Figure 1.

Mammoth mitochondrial DNA cladograms. (a) WM lineages (blue) are summarized from previous studies [9-11] with clades indicated and haplogroups labeled at the tips. Hypothetical CM lineage positions (green) are expected positions derived from strict interpretations of paleontological models that posit the two species were separate since the early Pleistocene. The multiple node positions reflect the general uncertainty surrounding the chronology and identity of the WM lineage common ancestor. The position of WM haplogroup B is poorly resolved, exhibiting deep common ancestry with the other haplogroups. Haplogroups A and C are endemic to Eurasia and North America, respectively; haplogroups B, D, and E occur on both continents. Radiocarbon chronologies indicate that haplogroup A went extinct approximately 35,000 14Cya, and clade I by approximately 3,200 14Cya. Calculated MRCA ages for all nodes yield wide confidence intervals. (b) Our estimated mtDNA cladograms of haplogroup C are depicted using two datasets: the black cladogram and associated scale and posterior probabilities (parameter set 1b, Figure S4 in Additional file 3) are estimated from 743 bp for which several dozen mammoths have been sequenced, whereas the red cladogram and associated scale and posterior probabilities (parameter set 4b, Figure S8 in Additional file 3) are estimated from full mitochondrial genomes, for which only one other haplogroup C mammoth has been sequenced. Each tip in the black cladogram represents a haplotype. M. columbi (haplotype C32) as represented by the Huntington Mammoth is indicated with a yellow star. Scale units are substitutions per site.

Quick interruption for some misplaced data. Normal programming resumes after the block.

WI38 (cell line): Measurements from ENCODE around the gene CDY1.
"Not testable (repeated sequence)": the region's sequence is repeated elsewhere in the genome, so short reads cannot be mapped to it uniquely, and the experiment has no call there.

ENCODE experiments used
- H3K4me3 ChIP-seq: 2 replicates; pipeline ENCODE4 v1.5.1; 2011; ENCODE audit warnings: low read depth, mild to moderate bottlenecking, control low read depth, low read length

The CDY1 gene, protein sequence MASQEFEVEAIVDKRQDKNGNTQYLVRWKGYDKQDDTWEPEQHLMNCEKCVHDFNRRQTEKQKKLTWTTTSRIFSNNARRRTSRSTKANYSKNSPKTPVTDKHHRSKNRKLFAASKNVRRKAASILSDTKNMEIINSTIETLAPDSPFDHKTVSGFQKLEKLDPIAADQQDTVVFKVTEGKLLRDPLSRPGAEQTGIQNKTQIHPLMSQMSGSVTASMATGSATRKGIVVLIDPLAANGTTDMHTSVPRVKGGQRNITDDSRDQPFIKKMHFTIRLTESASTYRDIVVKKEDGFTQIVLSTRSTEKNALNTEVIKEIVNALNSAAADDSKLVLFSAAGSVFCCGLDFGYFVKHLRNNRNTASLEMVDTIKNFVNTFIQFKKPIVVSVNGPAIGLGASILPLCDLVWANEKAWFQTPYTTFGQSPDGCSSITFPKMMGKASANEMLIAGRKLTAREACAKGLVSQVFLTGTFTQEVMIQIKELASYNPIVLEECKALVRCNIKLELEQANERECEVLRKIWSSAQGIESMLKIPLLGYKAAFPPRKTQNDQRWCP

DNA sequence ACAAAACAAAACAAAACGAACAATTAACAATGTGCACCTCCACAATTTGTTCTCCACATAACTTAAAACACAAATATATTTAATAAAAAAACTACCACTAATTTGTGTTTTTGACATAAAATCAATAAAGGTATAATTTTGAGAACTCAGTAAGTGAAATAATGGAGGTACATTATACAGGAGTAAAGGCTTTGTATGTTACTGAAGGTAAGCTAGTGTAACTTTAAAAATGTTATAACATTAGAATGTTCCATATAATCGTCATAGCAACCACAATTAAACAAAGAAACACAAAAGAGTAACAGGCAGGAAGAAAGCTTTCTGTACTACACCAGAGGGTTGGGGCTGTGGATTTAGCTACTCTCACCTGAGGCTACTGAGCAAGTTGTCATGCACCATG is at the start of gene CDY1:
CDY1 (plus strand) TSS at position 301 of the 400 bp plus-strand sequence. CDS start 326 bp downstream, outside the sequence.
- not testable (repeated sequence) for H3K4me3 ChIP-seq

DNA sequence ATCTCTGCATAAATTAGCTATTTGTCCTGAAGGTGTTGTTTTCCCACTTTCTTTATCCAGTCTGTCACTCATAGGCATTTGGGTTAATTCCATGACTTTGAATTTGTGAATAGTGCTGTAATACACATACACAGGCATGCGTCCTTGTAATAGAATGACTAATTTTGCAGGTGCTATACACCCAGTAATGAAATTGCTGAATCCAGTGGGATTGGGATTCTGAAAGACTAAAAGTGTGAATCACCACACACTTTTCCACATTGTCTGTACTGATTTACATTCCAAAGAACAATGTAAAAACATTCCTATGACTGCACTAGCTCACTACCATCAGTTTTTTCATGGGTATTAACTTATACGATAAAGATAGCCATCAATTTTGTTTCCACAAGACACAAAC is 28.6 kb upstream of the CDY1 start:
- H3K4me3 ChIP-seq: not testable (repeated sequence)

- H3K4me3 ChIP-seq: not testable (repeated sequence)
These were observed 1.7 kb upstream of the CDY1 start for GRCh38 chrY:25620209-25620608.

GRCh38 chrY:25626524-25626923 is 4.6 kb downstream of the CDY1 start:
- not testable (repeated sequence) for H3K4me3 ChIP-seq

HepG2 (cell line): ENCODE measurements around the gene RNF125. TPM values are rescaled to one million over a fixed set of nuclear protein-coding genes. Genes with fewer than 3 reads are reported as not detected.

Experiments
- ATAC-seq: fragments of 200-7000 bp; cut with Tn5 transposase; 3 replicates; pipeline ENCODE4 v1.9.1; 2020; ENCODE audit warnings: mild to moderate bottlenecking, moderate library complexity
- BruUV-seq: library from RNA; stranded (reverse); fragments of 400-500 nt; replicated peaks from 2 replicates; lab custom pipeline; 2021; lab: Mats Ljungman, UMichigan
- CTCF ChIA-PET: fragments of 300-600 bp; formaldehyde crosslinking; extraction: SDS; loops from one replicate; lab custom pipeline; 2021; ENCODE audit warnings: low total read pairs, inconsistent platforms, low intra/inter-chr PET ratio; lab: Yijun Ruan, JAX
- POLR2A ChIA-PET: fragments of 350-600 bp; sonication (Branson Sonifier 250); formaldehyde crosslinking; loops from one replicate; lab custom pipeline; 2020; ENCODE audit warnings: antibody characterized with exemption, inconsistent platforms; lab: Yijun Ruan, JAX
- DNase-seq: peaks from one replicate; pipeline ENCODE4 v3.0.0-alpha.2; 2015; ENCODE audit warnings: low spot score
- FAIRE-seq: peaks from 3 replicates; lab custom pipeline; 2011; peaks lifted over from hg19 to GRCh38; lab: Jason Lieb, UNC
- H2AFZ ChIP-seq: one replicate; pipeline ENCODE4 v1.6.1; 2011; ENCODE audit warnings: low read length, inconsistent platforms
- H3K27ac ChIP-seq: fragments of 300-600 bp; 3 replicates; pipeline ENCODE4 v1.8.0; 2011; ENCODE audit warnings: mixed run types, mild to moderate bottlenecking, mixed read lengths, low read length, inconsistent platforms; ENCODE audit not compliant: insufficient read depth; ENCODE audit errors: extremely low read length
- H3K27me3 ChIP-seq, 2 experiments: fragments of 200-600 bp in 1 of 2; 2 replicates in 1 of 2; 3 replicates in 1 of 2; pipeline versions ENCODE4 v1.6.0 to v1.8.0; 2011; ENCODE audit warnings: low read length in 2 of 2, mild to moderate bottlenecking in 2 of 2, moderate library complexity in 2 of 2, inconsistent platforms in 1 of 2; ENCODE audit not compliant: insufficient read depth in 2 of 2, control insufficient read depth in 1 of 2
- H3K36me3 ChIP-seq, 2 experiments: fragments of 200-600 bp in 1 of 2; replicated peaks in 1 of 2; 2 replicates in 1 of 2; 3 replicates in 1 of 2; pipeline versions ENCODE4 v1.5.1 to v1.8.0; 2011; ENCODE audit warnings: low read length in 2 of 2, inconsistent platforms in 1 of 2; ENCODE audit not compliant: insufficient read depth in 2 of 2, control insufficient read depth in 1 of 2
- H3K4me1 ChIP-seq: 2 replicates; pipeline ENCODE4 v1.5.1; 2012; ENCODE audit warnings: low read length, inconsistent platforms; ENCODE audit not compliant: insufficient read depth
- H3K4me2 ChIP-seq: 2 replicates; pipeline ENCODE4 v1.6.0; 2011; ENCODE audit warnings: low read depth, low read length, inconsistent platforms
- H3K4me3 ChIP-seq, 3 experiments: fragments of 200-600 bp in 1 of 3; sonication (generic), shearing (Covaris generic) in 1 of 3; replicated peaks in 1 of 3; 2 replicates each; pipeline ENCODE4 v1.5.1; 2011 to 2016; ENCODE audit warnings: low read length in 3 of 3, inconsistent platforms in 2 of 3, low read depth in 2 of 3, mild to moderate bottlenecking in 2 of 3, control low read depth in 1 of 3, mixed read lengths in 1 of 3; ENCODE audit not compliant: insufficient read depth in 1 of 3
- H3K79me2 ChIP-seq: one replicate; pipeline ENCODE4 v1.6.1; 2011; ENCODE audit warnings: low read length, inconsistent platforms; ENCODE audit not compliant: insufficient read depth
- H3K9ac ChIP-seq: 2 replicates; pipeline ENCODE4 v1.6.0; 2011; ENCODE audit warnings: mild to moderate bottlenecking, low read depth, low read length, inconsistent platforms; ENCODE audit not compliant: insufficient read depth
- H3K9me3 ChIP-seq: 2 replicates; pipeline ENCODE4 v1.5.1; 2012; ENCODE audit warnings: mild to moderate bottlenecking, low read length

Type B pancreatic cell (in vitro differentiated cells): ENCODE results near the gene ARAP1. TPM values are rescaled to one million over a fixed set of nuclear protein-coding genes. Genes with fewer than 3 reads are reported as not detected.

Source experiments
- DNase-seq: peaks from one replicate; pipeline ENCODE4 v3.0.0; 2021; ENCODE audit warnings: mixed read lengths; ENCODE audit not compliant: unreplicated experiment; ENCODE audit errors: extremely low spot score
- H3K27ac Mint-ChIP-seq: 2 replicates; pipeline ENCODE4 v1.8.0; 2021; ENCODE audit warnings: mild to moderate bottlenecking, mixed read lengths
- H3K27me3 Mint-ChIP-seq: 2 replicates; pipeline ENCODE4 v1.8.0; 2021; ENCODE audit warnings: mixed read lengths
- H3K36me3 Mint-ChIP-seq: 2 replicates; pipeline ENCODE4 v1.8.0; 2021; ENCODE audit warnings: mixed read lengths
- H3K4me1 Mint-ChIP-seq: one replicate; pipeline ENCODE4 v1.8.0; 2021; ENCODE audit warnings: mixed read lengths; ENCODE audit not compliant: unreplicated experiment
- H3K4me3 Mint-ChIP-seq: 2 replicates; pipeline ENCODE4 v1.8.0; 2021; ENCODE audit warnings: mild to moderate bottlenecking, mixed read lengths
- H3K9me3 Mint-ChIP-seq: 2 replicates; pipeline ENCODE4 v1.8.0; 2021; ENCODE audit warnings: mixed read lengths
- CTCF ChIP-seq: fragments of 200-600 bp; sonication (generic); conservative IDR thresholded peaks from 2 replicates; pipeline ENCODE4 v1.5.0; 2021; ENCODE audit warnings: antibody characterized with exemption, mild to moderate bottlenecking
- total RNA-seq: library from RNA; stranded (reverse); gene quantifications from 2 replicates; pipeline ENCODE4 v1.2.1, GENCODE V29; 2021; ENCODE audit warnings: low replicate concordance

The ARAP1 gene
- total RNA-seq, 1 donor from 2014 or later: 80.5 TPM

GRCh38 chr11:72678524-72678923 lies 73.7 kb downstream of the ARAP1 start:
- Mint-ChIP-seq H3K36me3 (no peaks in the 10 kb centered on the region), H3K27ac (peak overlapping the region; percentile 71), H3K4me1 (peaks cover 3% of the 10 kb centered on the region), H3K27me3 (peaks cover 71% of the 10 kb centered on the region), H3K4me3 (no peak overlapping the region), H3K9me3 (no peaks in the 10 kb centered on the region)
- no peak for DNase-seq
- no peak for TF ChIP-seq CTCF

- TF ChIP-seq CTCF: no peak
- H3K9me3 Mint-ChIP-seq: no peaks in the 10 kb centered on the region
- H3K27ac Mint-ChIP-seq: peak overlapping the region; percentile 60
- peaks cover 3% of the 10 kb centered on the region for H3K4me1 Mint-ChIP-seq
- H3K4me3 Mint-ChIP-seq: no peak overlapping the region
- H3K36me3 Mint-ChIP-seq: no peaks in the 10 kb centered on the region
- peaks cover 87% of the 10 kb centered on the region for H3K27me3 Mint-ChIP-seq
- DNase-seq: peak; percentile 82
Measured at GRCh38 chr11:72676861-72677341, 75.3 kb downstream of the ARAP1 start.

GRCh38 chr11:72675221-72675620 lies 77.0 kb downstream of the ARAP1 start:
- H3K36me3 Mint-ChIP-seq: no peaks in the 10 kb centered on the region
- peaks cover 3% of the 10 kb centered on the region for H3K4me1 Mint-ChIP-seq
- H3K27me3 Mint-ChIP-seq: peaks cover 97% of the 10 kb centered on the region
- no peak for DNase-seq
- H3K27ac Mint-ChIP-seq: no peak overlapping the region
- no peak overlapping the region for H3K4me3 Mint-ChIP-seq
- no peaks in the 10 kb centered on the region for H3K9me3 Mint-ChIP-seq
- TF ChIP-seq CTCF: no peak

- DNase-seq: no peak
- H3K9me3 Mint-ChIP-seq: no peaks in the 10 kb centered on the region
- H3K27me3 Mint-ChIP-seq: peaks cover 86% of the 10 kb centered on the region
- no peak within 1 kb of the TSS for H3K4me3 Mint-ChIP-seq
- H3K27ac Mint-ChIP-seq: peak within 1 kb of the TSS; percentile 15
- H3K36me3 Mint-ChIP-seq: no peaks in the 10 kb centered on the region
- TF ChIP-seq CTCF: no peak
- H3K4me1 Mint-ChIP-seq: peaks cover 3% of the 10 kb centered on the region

Enk et al. Genome Biology 2011 12:R51   doi:10.1186/gb-2011-12-5-r51
Download authors' original image